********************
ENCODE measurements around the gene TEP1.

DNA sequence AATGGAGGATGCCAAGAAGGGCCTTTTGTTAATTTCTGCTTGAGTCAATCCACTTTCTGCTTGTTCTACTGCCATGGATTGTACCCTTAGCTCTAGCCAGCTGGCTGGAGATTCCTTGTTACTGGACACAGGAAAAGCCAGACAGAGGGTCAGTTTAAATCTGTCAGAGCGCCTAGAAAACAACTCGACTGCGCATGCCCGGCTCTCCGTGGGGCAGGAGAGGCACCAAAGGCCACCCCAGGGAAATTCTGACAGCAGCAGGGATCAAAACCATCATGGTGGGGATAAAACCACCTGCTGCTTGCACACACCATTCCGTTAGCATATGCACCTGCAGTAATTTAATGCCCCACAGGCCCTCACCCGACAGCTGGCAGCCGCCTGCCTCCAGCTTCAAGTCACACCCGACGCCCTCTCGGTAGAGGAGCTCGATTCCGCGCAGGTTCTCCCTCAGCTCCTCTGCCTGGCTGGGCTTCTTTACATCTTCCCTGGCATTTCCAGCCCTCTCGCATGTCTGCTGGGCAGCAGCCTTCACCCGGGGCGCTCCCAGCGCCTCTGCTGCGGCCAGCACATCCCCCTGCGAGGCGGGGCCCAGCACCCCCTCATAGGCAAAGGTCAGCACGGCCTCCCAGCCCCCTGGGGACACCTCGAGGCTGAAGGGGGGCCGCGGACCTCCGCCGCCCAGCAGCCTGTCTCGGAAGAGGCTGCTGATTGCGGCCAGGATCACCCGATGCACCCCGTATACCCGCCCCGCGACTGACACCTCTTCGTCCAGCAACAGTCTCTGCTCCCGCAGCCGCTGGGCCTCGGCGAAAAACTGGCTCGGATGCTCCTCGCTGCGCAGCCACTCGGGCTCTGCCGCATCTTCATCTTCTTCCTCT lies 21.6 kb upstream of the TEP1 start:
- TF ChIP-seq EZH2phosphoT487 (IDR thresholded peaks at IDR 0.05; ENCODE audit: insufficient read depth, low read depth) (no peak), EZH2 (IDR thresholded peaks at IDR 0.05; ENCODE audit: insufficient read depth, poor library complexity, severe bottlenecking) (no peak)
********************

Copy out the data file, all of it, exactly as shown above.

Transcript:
ENCODE measurements around the gene TEP1.

DNA sequence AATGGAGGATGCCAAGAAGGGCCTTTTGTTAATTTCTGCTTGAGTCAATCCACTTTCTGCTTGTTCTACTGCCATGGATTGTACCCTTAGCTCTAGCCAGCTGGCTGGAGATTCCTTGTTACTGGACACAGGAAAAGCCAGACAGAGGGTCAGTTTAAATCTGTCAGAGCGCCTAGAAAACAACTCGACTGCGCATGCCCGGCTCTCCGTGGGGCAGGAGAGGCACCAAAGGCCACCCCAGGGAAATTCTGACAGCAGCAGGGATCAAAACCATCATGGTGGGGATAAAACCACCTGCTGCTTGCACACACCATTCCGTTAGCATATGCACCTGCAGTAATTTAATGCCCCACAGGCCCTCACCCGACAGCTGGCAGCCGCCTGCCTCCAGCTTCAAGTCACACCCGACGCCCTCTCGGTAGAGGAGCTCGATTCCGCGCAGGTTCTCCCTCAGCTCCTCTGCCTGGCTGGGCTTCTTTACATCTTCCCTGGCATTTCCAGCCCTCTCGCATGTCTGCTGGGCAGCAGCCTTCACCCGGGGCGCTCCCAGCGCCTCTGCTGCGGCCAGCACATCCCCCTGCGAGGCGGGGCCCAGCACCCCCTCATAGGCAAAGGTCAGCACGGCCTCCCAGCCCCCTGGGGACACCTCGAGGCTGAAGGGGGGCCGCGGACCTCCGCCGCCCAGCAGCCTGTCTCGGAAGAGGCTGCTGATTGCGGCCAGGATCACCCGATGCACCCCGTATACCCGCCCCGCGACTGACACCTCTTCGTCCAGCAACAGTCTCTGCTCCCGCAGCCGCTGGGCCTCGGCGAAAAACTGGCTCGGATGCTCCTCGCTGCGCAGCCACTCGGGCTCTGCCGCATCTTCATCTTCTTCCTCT lies 21.6 kb upstream of the TEP1 start:
- TF ChIP-seq EZH2phosphoT487 (IDR thresholded peaks at IDR 0.05; ENCODE audit: insufficient read depth, low read depth) (no peak), EZH2 (IDR thresholded peaks at IDR 0.05; ENCODE audit: insufficient read depth, poor library complexity, severe bottlenecking) (no peak)